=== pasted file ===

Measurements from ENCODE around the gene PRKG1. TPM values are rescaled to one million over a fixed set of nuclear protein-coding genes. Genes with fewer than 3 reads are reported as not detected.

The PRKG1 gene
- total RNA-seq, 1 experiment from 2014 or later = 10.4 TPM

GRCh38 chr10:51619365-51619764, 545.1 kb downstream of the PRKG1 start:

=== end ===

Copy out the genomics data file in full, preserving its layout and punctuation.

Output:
Measurements from ENCODE around the gene PRKG1. TPM values are rescaled to one million over a fixed set of nuclear protein-coding genes. Genes with fewer than 3 reads are reported as not detected.

The PRKG1 gene
- total RNA-seq, 1 experiment from 2014 or later = 10.4 TPM

GRCh38 chr10:51619365-51619764, 545.1 kb downstream of the PRKG1 start: